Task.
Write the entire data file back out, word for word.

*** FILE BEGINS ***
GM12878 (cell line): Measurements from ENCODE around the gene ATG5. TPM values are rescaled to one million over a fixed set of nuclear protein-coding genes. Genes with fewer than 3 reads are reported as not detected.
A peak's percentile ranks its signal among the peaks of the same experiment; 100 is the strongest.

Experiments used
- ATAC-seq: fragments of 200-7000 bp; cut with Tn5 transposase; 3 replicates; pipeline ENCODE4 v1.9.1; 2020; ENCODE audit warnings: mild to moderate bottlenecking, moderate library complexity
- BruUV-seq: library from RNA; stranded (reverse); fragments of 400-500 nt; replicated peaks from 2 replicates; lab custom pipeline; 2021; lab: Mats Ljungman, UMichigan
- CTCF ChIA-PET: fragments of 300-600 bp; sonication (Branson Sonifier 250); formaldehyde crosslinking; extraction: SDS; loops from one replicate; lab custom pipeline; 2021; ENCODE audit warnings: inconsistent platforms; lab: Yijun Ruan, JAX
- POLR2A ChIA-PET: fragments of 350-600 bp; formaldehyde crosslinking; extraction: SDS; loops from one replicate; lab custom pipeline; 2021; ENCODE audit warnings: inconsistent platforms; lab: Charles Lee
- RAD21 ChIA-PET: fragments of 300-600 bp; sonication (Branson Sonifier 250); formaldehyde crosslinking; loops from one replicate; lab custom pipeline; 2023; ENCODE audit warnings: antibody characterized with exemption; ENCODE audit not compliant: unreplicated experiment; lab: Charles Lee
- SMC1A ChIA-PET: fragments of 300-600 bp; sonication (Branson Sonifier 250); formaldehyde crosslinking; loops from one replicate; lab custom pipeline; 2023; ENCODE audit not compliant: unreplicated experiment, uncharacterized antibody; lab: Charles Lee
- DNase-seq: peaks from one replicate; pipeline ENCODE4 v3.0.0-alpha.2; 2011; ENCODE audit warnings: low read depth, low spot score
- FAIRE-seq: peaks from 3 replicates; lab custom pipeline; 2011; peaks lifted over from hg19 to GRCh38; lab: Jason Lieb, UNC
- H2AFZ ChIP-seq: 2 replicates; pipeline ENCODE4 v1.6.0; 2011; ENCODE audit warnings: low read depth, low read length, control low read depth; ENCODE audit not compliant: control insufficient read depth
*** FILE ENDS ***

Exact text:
GM12878 (cell line): Measurements from ENCODE around the gene ATG5. TPM values are rescaled to one million over a fixed set of nuclear protein-coding genes. Genes with fewer than 3 reads are reported as not detected.
A peak's percentile ranks its signal among the peaks of the same experiment; 100 is the strongest.

Experiments used
- ATAC-seq: fragments of 200-7000 bp; cut with Tn5 transposase; 3 replicates; pipeline ENCODE4 v1.9.1; 2020; ENCODE audit warnings: mild to moderate bottlenecking, moderate library complexity
- BruUV-seq: library from RNA; stranded (reverse); fragments of 400-500 nt; replicated peaks from 2 replicates; lab custom pipeline; 2021; lab: Mats Ljungman, UMichigan
- CTCF ChIA-PET: fragments of 300-600 bp; sonication (Branson Sonifier 250); formaldehyde crosslinking; extraction: SDS; loops from one replicate; lab custom pipeline; 2021; ENCODE audit warnings: inconsistent platforms; lab: Yijun Ruan, JAX
- POLR2A ChIA-PET: fragments of 350-600 bp; formaldehyde crosslinking; extraction: SDS; loops from one replicate; lab custom pipeline; 2021; ENCODE audit warnings: inconsistent platforms; lab: Charles Lee
- RAD21 ChIA-PET: fragments of 300-600 bp; sonication (Branson Sonifier 250); formaldehyde crosslinking; loops from one replicate; lab custom pipeline; 2023; ENCODE audit warnings: antibody characterized with exemption; ENCODE audit not compliant: unreplicated experiment; lab: Charles Lee
- SMC1A ChIA-PET: fragments of 300-600 bp; sonication (Branson Sonifier 250); formaldehyde crosslinking; loops from one replicate; lab custom pipeline; 2023; ENCODE audit not compliant: unreplicated experiment, uncharacterized antibody; lab: Charles Lee
- DNase-seq: peaks from one replicate; pipeline ENCODE4 v3.0.0-alpha.2; 2011; ENCODE audit warnings: low read depth, low spot score
- FAIRE-seq: peaks from 3 replicates; lab custom pipeline; 2011; peaks lifted over from hg19 to GRCh38; lab: Jason Lieb, UNC
- H2AFZ ChIP-seq: 2 replicates; pipeline ENCODE4 v1.6.0; 2011; ENCODE audit warnings: low read depth, low read length, control low read depth; ENCODE audit not compliant: control insufficient read depth